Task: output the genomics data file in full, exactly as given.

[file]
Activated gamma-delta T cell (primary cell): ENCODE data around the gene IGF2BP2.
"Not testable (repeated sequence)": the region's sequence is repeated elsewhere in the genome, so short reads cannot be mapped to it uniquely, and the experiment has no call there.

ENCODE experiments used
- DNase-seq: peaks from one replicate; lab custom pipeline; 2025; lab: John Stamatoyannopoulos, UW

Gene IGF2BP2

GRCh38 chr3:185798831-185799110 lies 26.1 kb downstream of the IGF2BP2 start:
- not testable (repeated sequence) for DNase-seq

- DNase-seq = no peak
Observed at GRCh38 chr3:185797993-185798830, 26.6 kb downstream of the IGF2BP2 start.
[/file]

Activated gamma-delta T cell (primary cell): ENCODE data around the gene IGF2BP2.
"Not testable (repeated sequence)": the region's sequence is repeated elsewhere in the genome, so short reads cannot be mapped to it uniquely, and the experiment has no call there.

ENCODE experiments used
- DNase-seq: peaks from one replicate; lab custom pipeline; 2025; lab: John Stamatoyannopoulos, UW

Gene IGF2BP2

GRCh38 chr3:185798831-185799110 lies 26.1 kb downstream of the IGF2BP2 start:
- not testable (repeated sequence) for DNase-seq

- DNase-seq = no peak
Observed at GRCh38 chr3:185797993-185798830, 26.6 kb downstream of the IGF2BP2 start.